A viral video showed what appeared to be a shark stranded in a flooded Florida backyard during Hurricane Ian.
Years of “hurricane shark” hoaxes left people skeptical about whether the video was real.
The AP confirmed the authenticity of the video, although there are still doubts that the big fish was actually a shark.
A viral video captured a quirky sea creature roaming a Fort Myers backyard after Hurricane Ian ravaged southwestern Florida with high winds and flooding.
A decade of previous “hurricane shark” hoaxes in which people mounted sharks on flooded highways and metro stations cast doubt on that Hurricane Ian’s shark video was real.
But more than 13.5 million views later, the Associated Press analyzed the video and confirmed that the video had not been tampered with and that it was taken Wednesday morning when Ian made landfall in the Sunshine State.
“I didn’t know what it was — it just looked like a fish or something,” Dominic Cameratta, the Florida resident who shot the video, told The Associated Press. “I zoomed in and all my friends said, ‘It’s like a shark, man!'”
Cameratta, a local real estate developer living in Fort Myers, Florida, estimated the sea creature to be about four feet in length and may have swum from the ocean through a creek to a nearby retention pond. By the time he took the video, the pond was overflowing with hurricane-driven flooding, forcing the “shark” into his neighbor’s backyard.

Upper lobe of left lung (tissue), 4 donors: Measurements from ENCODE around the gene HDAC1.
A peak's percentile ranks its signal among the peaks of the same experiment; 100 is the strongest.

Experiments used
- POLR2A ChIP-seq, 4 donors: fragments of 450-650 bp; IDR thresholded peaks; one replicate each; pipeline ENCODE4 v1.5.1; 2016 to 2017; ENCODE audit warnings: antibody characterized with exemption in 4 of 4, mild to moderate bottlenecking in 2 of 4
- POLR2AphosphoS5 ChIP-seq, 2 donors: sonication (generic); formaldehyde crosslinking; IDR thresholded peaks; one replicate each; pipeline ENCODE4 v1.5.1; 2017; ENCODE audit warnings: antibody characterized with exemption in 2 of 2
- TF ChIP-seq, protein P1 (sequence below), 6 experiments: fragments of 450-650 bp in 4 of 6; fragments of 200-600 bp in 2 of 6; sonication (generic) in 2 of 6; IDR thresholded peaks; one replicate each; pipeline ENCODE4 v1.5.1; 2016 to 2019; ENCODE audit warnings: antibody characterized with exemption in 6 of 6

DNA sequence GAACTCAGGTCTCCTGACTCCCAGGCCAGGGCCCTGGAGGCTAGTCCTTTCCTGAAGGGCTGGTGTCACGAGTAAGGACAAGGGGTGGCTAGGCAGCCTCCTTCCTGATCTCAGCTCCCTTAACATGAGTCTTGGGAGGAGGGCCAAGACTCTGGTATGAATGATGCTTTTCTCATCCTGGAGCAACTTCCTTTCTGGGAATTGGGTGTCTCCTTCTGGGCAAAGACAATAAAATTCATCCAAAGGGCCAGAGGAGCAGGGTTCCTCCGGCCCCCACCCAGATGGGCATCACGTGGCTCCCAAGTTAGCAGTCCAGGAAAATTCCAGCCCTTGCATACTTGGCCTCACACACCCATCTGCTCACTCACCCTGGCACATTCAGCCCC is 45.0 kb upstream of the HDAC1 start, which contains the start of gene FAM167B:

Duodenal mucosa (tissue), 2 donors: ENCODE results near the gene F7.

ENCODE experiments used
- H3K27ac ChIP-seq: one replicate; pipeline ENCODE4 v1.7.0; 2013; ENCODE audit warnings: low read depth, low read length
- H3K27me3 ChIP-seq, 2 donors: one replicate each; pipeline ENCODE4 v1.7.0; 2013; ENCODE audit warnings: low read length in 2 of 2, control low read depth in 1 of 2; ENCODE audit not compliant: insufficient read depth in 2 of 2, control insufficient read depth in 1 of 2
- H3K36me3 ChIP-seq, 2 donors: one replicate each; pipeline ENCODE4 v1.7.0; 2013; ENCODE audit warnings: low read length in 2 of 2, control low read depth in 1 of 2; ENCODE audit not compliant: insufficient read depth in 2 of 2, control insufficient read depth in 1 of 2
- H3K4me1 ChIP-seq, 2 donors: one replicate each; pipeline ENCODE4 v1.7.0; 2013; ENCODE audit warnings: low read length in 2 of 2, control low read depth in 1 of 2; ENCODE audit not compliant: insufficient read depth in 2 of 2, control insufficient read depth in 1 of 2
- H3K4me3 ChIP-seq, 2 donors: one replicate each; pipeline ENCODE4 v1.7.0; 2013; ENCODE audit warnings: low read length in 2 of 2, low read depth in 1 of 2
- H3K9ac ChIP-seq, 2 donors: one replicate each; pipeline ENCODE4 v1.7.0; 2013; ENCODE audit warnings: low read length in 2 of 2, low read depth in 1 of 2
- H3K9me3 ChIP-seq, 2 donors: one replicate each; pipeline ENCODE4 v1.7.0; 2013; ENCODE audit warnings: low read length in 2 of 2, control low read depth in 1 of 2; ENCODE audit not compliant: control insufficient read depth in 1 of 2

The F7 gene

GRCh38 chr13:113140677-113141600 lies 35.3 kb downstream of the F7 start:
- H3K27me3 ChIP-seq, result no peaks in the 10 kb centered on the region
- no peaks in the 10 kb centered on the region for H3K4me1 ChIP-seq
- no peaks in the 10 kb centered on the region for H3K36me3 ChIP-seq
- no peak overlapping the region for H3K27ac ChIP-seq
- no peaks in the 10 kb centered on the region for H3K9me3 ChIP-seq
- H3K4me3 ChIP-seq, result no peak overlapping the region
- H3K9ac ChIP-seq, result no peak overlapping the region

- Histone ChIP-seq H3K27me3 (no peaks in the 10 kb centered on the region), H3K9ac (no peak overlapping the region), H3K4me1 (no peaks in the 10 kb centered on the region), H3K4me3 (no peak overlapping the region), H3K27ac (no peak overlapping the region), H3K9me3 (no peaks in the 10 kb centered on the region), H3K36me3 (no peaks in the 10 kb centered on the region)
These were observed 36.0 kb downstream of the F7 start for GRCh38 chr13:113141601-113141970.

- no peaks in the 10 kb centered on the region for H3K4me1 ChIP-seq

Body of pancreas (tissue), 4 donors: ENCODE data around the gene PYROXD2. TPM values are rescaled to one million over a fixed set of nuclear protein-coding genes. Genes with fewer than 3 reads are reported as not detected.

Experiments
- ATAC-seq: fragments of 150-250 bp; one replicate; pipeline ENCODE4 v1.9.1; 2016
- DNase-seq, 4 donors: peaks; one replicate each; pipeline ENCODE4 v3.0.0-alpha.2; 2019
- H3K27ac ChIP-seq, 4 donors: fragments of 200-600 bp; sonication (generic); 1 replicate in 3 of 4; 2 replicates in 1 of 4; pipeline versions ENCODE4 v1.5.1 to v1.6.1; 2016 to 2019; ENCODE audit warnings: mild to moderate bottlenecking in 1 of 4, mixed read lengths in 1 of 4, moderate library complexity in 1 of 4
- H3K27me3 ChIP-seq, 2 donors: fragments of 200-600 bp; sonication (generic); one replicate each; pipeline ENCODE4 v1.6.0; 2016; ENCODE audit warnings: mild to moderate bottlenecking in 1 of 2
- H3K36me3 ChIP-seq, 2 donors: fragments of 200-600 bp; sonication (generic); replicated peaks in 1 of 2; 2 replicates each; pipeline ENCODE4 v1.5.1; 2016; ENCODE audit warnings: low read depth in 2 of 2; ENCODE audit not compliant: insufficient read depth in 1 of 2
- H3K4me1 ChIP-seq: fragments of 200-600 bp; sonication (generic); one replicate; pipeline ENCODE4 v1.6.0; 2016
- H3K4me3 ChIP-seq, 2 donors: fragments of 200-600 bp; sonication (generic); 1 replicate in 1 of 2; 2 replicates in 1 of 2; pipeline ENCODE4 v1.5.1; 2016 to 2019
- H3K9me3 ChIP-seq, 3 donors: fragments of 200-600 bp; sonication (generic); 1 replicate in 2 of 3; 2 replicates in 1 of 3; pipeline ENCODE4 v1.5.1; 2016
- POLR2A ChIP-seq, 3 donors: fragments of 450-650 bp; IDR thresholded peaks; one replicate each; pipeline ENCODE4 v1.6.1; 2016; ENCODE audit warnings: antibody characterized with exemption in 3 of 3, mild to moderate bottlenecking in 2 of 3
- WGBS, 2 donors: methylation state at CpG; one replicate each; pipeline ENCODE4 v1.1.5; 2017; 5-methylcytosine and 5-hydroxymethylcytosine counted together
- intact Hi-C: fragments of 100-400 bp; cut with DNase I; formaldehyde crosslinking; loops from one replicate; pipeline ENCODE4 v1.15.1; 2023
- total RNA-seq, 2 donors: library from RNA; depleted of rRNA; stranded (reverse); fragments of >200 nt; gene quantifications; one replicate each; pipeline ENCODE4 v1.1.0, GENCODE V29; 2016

Experts are still hesitant to call the animal a shark based on the video alone, but given the creature’s size and the dorsal fins that protrude above the water’s surface, George Burgess, former director of the shark program at the Florida Museum of Natural History, said. , to the AP that it “appears to be a juvenile shark.”
“Young bull sharks are common inhabitants of low-salinity waters — rivers, estuaries, subtropical inlets — and often appear in similar videos in marine-connected FL water bodies, such as coastal channels and ponds,” Burgess told the AP. “Assuming the location and date attributes are correct, it is likely that this shark was swept to shore with the rising seas.”
Other experts weren’t quite ready to classify the large aquatic animal as a shark. dr. Neil Hammerschlag, director of the shark conservation program at the University of Miami, told the AP it was “pretty hard to tell” and Leslie Guelcher, a professor at Mercyhurst University, was also initially skeptical of the authenticity of the video.
“It makes a bit more sense from a flood perspective,” she told the AP in an email. “But how on earth would a shark get from the Gulf of Mexico to a retention pond?”
Research shows sharks can sense the change in barometric pressure ahead of major storms, including hurricanes, according to Shark Angels, an environmental organization dedicated to shark conservation, which could explain why the Fort Myers shark was forced to enter the creek. swim up to maintain the pond retention.
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